How to Survive Those Early Weeks
Having a new baby in the house is tiring, overwhelming and can leave you feeling there just aren’t enough hours.
Here are a few tips to help ease the challenges of those first few weeks.
Fill your freezer with homemade meals before your due date
Include a variety so you don’t get bored, and avoid very spicy curries that might affect your baby’s tummy if you’re breastfeeding. Things like lasagne are filling for hungry new mums, and are easy to freeze and defrost. Soups are good too, as are pasta sauces.
When you’ve had enough of defrosting and reheating, try simple roasts or one-pot dinners that will provide plenty of nutrients and comfort with little mess or prep time – and, ideally, ask someone else to do it!
Set up a changing station downstairs
If you live in a house, you will find yourself up and down the stairs dozens of times a day – changing nappies, changing clothes, putting baby down for naps, etc. Keeping a changing mat, a small basket of supplies and a pack of nappies will be ideal.
People want to be of help to you, so when they offer, let them! Whether it’s cooking you a meal, tidying up your kitchen or hanging the laundry you’ve left in the washing machine all day – anything that will relieve you of some of the work so you can concentrate on feeding and getting some sleep will benefit you and your baby. And the best cup of tea is one someone else made for you!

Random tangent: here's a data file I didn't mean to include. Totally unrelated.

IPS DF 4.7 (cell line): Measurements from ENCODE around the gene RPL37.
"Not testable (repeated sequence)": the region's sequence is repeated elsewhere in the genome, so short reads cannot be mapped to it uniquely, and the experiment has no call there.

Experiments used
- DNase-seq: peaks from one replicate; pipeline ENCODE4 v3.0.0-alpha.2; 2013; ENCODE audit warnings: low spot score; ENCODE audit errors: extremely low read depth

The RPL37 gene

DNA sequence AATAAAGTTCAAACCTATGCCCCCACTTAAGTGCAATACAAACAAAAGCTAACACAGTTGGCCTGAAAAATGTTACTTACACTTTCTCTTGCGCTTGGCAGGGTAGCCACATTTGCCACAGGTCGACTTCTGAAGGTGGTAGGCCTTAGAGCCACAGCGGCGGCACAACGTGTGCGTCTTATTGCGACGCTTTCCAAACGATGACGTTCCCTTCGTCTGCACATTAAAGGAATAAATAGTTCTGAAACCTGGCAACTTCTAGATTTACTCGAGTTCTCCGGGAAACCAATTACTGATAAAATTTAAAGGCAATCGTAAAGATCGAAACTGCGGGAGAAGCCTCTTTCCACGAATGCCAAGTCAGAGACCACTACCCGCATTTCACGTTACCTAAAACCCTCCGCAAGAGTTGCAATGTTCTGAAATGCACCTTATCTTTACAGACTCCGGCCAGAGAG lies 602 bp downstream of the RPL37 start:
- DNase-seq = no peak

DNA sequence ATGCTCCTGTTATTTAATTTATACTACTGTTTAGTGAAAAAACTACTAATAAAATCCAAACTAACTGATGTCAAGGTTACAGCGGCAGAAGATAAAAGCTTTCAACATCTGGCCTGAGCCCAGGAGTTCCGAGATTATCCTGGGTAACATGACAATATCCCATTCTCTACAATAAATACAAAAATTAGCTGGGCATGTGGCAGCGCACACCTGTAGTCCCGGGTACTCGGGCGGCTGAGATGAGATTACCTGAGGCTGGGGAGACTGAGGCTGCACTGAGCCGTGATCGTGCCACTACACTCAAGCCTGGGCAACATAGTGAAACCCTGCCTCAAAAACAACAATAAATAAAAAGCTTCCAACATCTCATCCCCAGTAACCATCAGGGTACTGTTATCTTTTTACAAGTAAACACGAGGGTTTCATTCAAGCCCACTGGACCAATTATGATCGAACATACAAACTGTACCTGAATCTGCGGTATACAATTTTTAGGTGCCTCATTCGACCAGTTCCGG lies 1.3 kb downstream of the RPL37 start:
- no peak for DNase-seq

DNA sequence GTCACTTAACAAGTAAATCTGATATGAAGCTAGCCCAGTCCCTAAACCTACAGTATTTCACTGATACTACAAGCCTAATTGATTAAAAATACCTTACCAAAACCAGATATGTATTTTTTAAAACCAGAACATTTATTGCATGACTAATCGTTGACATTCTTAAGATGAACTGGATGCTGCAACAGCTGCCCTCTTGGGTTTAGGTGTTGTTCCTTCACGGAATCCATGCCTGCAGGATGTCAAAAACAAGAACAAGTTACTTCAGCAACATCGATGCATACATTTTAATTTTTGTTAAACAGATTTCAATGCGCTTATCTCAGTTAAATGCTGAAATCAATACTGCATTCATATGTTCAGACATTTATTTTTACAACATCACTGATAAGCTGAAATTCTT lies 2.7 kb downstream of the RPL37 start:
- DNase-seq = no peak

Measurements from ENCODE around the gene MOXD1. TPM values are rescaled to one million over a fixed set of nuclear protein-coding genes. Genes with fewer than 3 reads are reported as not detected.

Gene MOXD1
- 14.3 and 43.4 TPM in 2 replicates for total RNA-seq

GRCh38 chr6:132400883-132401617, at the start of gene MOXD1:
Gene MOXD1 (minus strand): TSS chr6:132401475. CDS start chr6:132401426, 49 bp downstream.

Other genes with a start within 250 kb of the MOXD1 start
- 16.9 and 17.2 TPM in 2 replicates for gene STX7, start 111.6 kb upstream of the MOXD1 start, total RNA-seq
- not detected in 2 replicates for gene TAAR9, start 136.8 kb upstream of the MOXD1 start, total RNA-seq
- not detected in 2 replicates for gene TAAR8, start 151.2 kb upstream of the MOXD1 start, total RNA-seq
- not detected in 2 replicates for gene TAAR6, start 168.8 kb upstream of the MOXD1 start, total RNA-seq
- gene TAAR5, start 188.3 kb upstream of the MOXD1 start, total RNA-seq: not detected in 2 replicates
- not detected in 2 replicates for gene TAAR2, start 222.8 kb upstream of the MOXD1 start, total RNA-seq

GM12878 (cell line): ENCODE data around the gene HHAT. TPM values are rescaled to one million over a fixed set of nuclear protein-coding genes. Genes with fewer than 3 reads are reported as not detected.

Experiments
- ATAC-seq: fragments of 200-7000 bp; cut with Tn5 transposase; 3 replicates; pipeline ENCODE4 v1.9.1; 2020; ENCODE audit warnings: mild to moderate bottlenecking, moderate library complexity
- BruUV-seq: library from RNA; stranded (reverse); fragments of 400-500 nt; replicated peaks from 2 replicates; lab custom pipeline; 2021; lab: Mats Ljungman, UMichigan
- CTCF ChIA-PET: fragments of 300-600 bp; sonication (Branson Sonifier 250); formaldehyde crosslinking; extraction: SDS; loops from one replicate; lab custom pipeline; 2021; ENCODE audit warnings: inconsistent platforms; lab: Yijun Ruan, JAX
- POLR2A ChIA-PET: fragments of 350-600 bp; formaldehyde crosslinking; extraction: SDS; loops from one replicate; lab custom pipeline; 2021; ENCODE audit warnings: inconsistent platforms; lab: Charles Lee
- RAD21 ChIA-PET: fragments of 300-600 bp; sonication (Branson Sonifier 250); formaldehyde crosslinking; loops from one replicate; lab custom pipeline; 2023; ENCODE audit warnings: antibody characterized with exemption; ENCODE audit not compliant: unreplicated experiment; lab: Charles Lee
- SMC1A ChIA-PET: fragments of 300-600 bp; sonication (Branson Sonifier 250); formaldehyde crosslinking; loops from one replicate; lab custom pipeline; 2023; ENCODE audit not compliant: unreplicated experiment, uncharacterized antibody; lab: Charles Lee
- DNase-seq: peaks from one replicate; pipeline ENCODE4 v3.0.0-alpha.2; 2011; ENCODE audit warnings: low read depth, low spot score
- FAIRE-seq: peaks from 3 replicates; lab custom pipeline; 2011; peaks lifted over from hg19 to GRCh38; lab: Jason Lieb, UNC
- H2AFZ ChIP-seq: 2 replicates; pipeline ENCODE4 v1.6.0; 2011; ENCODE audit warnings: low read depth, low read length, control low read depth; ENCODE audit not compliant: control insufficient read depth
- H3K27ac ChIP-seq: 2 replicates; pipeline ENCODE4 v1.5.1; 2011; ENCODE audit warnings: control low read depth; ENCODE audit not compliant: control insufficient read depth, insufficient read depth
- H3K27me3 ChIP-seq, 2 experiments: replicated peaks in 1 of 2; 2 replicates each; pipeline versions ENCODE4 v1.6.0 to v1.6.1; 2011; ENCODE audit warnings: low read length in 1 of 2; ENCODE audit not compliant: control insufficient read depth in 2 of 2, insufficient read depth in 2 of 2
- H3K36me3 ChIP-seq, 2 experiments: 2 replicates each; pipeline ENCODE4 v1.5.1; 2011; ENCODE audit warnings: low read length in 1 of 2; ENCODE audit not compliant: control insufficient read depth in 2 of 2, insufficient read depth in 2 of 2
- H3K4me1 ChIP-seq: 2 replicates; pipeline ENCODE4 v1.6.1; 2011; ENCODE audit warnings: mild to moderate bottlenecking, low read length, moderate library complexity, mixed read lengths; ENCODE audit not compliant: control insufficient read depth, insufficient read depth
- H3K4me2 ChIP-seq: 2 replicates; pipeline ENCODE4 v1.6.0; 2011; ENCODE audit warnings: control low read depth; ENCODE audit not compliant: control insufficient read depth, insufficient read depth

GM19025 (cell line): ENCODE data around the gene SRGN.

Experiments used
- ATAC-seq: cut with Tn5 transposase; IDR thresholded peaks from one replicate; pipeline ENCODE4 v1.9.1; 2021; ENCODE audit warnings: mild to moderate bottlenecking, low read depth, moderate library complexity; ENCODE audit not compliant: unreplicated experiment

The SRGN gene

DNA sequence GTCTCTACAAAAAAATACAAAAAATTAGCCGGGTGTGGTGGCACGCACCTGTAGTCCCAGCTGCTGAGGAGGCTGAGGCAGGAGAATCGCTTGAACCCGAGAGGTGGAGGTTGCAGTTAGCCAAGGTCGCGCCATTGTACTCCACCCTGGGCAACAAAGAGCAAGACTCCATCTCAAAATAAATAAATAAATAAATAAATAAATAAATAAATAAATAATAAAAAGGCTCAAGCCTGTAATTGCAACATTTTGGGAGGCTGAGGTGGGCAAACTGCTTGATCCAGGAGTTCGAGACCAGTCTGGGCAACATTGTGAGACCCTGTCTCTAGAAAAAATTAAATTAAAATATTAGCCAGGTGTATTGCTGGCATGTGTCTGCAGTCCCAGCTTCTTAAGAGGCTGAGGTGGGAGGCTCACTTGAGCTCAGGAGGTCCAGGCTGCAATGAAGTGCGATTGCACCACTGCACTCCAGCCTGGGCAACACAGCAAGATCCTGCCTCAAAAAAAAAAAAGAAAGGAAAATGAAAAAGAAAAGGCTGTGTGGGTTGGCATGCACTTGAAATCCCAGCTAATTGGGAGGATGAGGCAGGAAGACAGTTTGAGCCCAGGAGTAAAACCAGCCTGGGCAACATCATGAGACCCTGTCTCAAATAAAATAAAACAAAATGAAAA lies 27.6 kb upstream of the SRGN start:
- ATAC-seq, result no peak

Book a coffee date with a friend. Allow enough time for you to be ready, but mid-morning should suffice. And once the coffee is all consumed, you’re dressed for the day and already out, so you might as well take the pram for a stroll or pick up some treats at the shops before you go home.
Set a time each day for a walk with the buggy. A little gentle exercise in these early weeks will do you, and your baby, a world of good. Fresh air, sunshine, a friendly smile from a passerby, and a sleeping baby when you walk in the door will all enhance your mood. When you start to feel stronger and are looking for more ways to work out, there are lots of options that don’t require you spending hours in the gym.
Meet other mothers
Your local mom and baby or breastfeeding group will provide you with much-needed chat and support, so get down there and make a commitment to yourself to attend each week. Your public health nurse will be able to point you in the direction of local groups.
Did you find the early weeks of motherhood hard? What helped you? Leave a comment below and share your tips with other moms